By on August 27, 2012

 

Victor Muller managed to sell out to China after all. Today it was announced (full press release here) that Muller’s Spyker and former Saab suitor Youngman will form two companies. Spyker calls them “joint ventures,” but they look more like companies owned mostly by Youngman, with Spyker holding a token share.

The first company is called Spyker P2P.  It will make the Spyker D8 luxury SUV (caught above by Carnewschina.) Spyker contributes the technology and the Spyker trademarks for a 25 percent share of Spyker P2P. Youngman will make a €25 million cash contribution (over time) for 75 percent of the shares. “P2P” does not stand for “pay to play” as you may assume, but for “Peking-to-Paris,” another moniker for the Spyker D8. The car is supposed to see the light in 2014, but with only 25 million in funding, it will need more money, a lot more.

The second and more interesting company is called Spyker Phoenix. According to the press release, “Youngman will contribute the rights to the Phoenix platform as developed by Saab Automobile AB in 2010/2011 to which Youngman acquired a license in 2011 as well as provide all required funding.”  Youngman will hold 80 percent, Spyker will hold 20. The company “shall develop and manufacture a new full range of premium car models based on the Phoenix platform which models will be positioned higher than the comparable Saab models were. Spyker Phoenix products may be manufactured in Europe and China as the case may be.”

In addition, Youngman will invest €10 million into Spyker itself.  €6.7 million buy 29.9 percent of  Spyker  (and hence another 6 percent of  the Phoenix company and another 7.5 percent of the P2P deal,) €3.3 million will come as a shareholder loan.

How did Youngman end up with Phoenix after their advances to buy the assets of bankrupt Saab were rebuffed?  Before Saab finally went bankrupt, the rights to the Phoenix platform were transferred to a Spyker-controlled special purpose vehicle, and used as collateral for a loan from Youngman that was never paid in full. When Saab went belly-up, I wrote

“I wouldn’t be surprised if a license for the PhoeniX platform won’t suddenly show up at Youngman, pledged as security for some of the money that had been paid. Then, GM will say that Phoenix IP is mostly theirs, and there will be a protracted and messy lawsuit.”

The first part of that prediction came true today. For the second part, we probably will have to wait a while, most likely until the first Phoenix cars are built, if they ever will.

Youngman will need government approval for the investment in a foreign company, and either foreign company will need government approval for joint venture production in China.

 

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9 Comments on “Return Of The Zombies: Spyker, Youngman, Phoenix...”


  • avatar
    el scotto

    Does this mean the Saabinistas with be frothing at the mouth and filling the internet with speculation? It’s risen from the dead!, Made in China, they’ll make right!, Available in a year or so!
    At one point, I thought I wanted a 9-3. Then I realized I really wanted a 900 Turbo and to be 20 again. One step forward and two steps back are not the foundation for a successful car company.

  • avatar
    Robert.Walter

    IDK The ins and iuts of IP protection, but doesn’t GM have some obligation to lodge a complaint against any perceived IP infringement as soon as they become aware of it? (It is unlikely that they have to do this in public, so perhaps they already have, directly to Youngman, like Apple did to Samsung, so that if infringement does occur, there will be a history of having protested.)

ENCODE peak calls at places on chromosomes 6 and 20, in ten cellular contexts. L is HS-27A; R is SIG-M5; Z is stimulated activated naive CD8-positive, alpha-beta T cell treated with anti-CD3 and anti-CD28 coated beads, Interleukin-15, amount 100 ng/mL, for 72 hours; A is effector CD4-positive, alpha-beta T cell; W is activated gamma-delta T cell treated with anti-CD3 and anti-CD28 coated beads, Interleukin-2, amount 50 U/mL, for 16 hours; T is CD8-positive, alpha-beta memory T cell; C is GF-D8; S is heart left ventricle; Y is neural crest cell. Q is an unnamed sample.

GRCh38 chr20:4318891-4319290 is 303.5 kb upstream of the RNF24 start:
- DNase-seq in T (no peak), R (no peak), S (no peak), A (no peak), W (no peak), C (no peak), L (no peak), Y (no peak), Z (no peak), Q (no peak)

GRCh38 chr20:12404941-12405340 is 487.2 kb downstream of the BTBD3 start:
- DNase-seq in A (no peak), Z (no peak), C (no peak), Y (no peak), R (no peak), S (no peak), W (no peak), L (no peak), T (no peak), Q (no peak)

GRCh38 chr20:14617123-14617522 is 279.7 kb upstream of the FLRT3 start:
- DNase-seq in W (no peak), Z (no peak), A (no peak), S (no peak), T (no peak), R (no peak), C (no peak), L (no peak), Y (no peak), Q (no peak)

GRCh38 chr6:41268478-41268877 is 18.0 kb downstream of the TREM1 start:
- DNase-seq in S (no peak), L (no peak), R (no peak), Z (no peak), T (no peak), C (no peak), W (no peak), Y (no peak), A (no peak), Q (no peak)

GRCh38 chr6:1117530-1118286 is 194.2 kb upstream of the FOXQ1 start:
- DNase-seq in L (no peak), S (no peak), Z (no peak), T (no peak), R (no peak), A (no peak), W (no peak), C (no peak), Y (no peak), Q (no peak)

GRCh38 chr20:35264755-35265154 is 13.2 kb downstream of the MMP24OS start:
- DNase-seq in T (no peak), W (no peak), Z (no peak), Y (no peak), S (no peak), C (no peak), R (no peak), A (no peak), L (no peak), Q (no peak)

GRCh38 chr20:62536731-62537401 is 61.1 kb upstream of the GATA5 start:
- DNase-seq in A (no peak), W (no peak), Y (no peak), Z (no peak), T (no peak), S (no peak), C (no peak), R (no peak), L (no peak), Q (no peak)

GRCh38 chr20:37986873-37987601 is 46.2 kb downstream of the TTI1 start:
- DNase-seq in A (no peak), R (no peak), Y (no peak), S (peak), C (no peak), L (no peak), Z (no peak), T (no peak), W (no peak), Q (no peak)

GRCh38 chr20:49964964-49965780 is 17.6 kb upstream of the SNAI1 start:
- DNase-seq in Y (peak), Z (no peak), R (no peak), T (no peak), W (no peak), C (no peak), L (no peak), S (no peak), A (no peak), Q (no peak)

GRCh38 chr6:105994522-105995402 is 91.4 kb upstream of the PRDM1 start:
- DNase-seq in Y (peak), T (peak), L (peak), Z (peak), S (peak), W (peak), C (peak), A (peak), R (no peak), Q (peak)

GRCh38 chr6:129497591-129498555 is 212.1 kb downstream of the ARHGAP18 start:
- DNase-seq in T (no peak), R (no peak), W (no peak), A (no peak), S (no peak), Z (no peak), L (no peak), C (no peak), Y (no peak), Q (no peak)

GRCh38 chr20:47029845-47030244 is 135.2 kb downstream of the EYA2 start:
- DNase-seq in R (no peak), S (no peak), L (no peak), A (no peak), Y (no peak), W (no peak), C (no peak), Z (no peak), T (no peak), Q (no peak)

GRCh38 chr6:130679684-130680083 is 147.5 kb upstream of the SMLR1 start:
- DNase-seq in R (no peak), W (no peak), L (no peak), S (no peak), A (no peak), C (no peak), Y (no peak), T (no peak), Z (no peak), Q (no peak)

• avatar
    Keith_93

    There isn’t enough money in these deals to open a decent car dealership, much less a a car company.

    Spyker / Muller is talented at producing press releases. Producing cars is another matter.

    • 0 avatar
      MeaCulpa

      Muller is a horrible person, that’s it. Everybody and anybody, who wasn’t a SAAB fanboi, can clearly sense that making Saab a success as an actual car maker was never the intention. The question is HOW he was supposed to get cash out of the deal, well that and exactly how legal the dealings would be in the end.

  • avatar
    SilverHawk

    Youngman continues it’s quest to become relevant as a auto manufacturer. While big in buses and commercial vehicles, they are small time players in cars, and they seem to live in constant fear of becoming consolidation victims before they establish themselves as a producer of cars in volume. They have yet to show an ability to design & build high quality autos, but they have shown a willingness to do anything, with anybody, to become a player in the Chinese car market.
    Persistence is a wonderful thing.

  • avatar
    ranwhenparked

    So, how much longer before we see the intellectual property remains of Saab passed back and forth accross China like so much worn out Austin Maestro tooling?

  • avatar
    Lampredi

    “Victor Muller managed to sell out to China after all.”

    It seems the one-trick pony might have finally managed to pull off his one trick, then…

  • avatar
    jeff_vader

    Rain falls in winter, Pope wears a big hat, bears do smelly stuff in the woods…..

    Anyone who wasn’t obssessed with saving Saab coud see this coming a mile off. So not only has Victor walked off with a debt free Spyker but he has also got a brand new platform upon which to build another range of his insane creations. Wow! Who couldn’t have seen that on coming? Well, The Church Of The One True Saab for one.

    I’ll bet that lawsuit against GM will quietly disappear if they agree to forget about any rights to Phoenix platform.

    If I was running Saabs United, I’d be asking Victor for my pen back.


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